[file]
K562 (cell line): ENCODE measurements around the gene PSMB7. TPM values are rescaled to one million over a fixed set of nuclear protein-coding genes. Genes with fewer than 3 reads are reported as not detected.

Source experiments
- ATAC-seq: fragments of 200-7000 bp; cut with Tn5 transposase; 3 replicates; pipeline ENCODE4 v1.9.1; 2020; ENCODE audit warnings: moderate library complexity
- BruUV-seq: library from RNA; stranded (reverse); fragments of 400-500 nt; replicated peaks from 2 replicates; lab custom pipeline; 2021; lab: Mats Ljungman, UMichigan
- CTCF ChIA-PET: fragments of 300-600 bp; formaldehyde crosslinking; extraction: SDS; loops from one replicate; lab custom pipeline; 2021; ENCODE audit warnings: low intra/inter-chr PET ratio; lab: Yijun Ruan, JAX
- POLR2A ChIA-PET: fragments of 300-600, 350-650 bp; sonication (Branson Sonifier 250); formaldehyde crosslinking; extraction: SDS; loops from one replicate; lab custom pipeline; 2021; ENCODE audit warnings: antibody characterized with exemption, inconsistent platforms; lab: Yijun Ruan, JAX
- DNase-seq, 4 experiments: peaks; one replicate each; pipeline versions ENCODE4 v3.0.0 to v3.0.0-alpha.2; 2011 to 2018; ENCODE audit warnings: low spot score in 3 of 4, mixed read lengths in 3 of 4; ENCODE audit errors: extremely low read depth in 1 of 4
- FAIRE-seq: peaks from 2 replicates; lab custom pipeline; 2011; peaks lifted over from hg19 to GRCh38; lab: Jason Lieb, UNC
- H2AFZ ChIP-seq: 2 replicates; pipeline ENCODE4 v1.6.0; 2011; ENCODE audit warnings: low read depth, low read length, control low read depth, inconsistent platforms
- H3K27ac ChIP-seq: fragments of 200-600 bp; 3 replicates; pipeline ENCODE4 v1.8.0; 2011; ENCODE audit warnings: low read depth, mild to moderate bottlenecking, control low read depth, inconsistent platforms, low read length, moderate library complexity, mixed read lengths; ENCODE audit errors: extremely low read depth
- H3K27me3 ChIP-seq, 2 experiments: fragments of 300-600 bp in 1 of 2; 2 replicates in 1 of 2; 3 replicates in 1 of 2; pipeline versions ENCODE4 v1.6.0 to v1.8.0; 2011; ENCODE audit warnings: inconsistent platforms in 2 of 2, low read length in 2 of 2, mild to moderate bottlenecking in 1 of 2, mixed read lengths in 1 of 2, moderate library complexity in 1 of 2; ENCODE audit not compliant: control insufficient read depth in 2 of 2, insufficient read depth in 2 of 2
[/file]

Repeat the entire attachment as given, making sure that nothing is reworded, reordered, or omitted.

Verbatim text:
K562 (cell line): ENCODE measurements around the gene PSMB7. TPM values are rescaled to one million over a fixed set of nuclear protein-coding genes. Genes with fewer than 3 reads are reported as not detected.

Source experiments
- ATAC-seq: fragments of 200-7000 bp; cut with Tn5 transposase; 3 replicates; pipeline ENCODE4 v1.9.1; 2020; ENCODE audit warnings: moderate library complexity
- BruUV-seq: library from RNA; stranded (reverse); fragments of 400-500 nt; replicated peaks from 2 replicates; lab custom pipeline; 2021; lab: Mats Ljungman, UMichigan
- CTCF ChIA-PET: fragments of 300-600 bp; formaldehyde crosslinking; extraction: SDS; loops from one replicate; lab custom pipeline; 2021; ENCODE audit warnings: low intra/inter-chr PET ratio; lab: Yijun Ruan, JAX
- POLR2A ChIA-PET: fragments of 300-600, 350-650 bp; sonication (Branson Sonifier 250); formaldehyde crosslinking; extraction: SDS; loops from one replicate; lab custom pipeline; 2021; ENCODE audit warnings: antibody characterized with exemption, inconsistent platforms; lab: Yijun Ruan, JAX
- DNase-seq, 4 experiments: peaks; one replicate each; pipeline versions ENCODE4 v3.0.0 to v3.0.0-alpha.2; 2011 to 2018; ENCODE audit warnings: low spot score in 3 of 4, mixed read lengths in 3 of 4; ENCODE audit errors: extremely low read depth in 1 of 4
- FAIRE-seq: peaks from 2 replicates; lab custom pipeline; 2011; peaks lifted over from hg19 to GRCh38; lab: Jason Lieb, UNC
- H2AFZ ChIP-seq: 2 replicates; pipeline ENCODE4 v1.6.0; 2011; ENCODE audit warnings: low read depth, low read length, control low read depth, inconsistent platforms
- H3K27ac ChIP-seq: fragments of 200-600 bp; 3 replicates; pipeline ENCODE4 v1.8.0; 2011; ENCODE audit warnings: low read depth, mild to moderate bottlenecking, control low read depth, inconsistent platforms, low read length, moderate library complexity, mixed read lengths; ENCODE audit errors: extremely low read depth
- H3K27me3 ChIP-seq, 2 experiments: fragments of 300-600 bp in 1 of 2; 2 replicates in 1 of 2; 3 replicates in 1 of 2; pipeline versions ENCODE4 v1.6.0 to v1.8.0; 2011; ENCODE audit warnings: inconsistent platforms in 2 of 2, low read length in 2 of 2, mild to moderate bottlenecking in 1 of 2, mixed read lengths in 1 of 2, moderate library complexity in 1 of 2; ENCODE audit not compliant: control insufficient read depth in 2 of 2, insufficient read depth in 2 of 2